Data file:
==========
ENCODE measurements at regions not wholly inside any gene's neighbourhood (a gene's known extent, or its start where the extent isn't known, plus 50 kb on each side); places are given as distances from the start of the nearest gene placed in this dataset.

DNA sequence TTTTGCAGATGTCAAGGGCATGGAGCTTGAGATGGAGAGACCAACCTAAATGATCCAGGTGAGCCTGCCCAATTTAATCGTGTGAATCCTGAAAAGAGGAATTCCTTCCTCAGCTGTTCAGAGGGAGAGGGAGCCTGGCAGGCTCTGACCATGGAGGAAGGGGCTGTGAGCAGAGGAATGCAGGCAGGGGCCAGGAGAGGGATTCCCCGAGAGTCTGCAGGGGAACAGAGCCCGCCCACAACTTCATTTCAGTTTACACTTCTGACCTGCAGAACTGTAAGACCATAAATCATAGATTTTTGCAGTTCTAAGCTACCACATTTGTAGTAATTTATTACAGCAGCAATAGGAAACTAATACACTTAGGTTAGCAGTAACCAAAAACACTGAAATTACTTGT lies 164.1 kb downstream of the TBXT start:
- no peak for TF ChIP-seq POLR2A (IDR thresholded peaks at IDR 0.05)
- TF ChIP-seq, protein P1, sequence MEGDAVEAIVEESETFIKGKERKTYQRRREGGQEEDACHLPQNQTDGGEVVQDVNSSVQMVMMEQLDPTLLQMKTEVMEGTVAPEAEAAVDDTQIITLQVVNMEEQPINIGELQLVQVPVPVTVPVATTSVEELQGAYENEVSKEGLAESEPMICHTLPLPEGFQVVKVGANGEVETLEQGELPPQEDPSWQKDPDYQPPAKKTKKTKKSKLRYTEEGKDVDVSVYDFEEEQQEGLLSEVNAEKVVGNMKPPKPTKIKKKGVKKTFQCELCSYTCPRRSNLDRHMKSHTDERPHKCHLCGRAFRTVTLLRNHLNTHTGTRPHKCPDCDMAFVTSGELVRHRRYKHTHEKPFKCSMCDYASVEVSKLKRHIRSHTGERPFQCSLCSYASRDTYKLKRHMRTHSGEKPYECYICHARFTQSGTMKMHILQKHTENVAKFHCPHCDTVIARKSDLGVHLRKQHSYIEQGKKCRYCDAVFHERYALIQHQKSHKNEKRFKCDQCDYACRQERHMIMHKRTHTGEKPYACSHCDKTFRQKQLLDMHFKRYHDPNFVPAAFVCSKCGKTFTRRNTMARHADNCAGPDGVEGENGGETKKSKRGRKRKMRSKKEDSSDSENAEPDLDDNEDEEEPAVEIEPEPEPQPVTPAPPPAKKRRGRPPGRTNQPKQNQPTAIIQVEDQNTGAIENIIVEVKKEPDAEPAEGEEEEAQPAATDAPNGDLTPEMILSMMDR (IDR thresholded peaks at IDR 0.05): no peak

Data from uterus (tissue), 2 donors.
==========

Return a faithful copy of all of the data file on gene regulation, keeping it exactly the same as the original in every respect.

ENCODE measurements at regions not wholly inside any gene's neighbourhood (a gene's known extent, or its start where the extent isn't known, plus 50 kb on each side); places are given as distances from the start of the nearest gene placed in this dataset.

DNA sequence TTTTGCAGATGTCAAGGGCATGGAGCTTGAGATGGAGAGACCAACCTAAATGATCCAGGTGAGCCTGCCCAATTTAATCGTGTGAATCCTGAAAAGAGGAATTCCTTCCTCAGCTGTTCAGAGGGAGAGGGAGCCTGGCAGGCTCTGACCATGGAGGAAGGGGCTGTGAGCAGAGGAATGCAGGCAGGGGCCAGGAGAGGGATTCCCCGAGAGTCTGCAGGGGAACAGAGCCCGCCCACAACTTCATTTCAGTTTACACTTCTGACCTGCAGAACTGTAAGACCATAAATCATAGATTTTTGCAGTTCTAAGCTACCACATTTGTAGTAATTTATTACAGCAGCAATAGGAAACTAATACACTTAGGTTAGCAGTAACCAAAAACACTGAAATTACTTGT lies 164.1 kb downstream of the TBXT start:
- no peak for TF ChIP-seq POLR2A (IDR thresholded peaks at IDR 0.05)
- TF ChIP-seq, protein P1, sequence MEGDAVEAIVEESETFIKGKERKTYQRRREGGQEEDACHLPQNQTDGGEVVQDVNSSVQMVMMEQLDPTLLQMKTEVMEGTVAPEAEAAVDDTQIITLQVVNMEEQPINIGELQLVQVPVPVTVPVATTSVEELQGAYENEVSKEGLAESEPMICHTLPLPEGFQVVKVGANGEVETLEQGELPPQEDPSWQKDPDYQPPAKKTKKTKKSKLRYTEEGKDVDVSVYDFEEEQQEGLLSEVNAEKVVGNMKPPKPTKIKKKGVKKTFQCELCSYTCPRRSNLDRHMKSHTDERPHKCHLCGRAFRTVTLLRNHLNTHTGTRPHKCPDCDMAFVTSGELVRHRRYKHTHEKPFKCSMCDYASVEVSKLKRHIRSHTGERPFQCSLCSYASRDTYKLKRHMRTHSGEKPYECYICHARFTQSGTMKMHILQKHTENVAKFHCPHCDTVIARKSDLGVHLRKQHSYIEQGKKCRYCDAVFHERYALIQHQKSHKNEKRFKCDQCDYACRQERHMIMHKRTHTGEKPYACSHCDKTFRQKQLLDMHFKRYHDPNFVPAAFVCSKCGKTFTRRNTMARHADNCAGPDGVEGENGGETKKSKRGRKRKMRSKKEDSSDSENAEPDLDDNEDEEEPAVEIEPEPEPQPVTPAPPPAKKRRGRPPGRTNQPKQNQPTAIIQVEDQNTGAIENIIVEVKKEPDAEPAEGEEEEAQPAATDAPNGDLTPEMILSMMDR (IDR thresholded peaks at IDR 0.05): no peak

Data from uterus (tissue), 2 donors.